The conviction last week of former Massey Energy Co. CEO Don Blankenship on charges related to the 2010 disaster at the Upper Big Branch mine in West Virginia will hopefully keep miners alive going forward, according to United Mine Workers of America International (UMWA) President Cecil E. Roberts.

“A measure of justice has been served through the conviction of Don Blankenship on federal charges of conspiring to violate mine safety standards,” said Roberts in a statement. “The truth that was common knowledge in the coalfields – that Don Blankenship cared little for the safety and health of miners working for his company and even less for the laws enforcing their rights – has finally been proven in court.

“This decision will not bring back the 52 people killed on Massey Energy property during Blankenship’s reign as the head of that company, including the 29 killed at the Upper Big Branch disaster in 2010. Their families still must live without their loved ones, holding their grief in their hearts the rest of their lives.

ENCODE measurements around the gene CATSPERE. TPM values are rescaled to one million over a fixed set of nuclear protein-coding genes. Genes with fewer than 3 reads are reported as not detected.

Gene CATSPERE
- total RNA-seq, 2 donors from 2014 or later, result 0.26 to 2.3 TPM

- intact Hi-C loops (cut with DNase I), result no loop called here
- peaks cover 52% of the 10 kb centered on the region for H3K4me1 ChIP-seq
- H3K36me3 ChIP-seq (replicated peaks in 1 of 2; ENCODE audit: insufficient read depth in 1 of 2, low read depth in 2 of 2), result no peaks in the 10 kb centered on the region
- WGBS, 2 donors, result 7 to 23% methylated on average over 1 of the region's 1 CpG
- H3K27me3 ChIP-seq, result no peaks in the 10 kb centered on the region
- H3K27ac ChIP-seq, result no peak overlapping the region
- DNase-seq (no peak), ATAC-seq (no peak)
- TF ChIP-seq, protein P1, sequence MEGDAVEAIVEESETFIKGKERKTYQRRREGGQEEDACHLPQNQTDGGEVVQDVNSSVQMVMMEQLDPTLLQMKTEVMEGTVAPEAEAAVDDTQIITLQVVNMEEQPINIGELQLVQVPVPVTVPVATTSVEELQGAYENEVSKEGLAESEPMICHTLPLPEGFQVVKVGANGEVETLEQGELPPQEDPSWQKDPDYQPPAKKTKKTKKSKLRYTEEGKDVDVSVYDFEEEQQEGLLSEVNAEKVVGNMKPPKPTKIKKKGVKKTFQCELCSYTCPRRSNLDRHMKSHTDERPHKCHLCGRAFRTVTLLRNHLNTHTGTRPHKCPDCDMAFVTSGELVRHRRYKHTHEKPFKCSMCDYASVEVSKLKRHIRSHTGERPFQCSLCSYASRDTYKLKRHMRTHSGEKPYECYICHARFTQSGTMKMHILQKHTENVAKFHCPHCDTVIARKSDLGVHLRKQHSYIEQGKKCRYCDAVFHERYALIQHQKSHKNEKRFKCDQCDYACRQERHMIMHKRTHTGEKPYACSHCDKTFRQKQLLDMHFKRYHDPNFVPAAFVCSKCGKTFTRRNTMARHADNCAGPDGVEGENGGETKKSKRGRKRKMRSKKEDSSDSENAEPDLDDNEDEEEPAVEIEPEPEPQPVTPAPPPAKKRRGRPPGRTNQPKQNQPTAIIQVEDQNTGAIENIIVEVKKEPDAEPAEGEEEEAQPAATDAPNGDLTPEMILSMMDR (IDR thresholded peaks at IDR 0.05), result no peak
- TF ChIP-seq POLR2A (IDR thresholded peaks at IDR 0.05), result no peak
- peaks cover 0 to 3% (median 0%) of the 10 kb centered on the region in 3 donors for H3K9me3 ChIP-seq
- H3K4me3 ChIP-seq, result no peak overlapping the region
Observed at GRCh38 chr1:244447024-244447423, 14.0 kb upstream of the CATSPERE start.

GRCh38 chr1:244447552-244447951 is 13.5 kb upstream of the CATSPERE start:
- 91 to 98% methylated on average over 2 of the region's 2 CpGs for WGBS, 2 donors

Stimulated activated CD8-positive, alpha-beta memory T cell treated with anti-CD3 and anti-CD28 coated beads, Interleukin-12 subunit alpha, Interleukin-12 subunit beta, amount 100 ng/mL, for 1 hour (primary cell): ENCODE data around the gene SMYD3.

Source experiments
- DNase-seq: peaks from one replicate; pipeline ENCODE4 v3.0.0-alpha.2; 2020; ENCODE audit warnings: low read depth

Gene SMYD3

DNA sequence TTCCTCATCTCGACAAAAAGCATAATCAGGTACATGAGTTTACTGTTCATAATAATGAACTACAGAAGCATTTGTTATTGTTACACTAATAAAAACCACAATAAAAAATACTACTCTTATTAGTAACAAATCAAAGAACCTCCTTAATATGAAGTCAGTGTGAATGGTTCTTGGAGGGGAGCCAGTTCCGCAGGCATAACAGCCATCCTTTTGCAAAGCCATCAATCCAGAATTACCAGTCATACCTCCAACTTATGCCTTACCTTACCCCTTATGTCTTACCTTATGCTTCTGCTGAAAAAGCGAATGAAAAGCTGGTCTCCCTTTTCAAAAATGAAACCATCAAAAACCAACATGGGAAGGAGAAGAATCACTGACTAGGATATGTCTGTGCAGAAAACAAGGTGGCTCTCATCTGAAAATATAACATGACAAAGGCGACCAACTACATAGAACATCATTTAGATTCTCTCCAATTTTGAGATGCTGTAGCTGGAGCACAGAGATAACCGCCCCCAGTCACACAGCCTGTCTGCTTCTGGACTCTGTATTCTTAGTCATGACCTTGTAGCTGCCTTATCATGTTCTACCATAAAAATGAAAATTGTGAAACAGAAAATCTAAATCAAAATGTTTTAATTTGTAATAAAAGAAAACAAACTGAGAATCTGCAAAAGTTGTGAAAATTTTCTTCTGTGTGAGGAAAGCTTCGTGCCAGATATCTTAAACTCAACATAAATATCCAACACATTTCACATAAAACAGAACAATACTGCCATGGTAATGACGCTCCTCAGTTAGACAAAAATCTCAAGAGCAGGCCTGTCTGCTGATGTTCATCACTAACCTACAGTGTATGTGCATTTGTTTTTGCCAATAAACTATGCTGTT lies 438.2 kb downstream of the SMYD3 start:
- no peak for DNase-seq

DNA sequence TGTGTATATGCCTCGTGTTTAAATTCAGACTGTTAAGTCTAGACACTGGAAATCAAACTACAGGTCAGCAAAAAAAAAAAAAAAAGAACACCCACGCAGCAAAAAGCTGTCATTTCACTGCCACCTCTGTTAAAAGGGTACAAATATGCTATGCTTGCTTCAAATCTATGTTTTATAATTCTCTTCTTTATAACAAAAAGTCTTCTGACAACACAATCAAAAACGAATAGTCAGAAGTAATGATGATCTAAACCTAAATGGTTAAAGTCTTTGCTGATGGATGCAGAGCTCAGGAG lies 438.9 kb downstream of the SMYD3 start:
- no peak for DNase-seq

“But a message has gone out today to every coal operator in America who is willing to skirt mine safety and health laws: you do so at your own personal risk. I thank the jury for having the courage to send this message and establish a clear deterrent to this kind of activity. Hopefully that deterrent will keep more miners alive and intact in the years to come.”

Blankenship was found guilty of violating safety regulations at the mine in West Virginia, which led to the explosion that killed 29 workers.

It was a mixed verdict for Blankenship, who could have faced 30 years in prison had he been convicted of the more serious charges involving securities fraud and making false statements.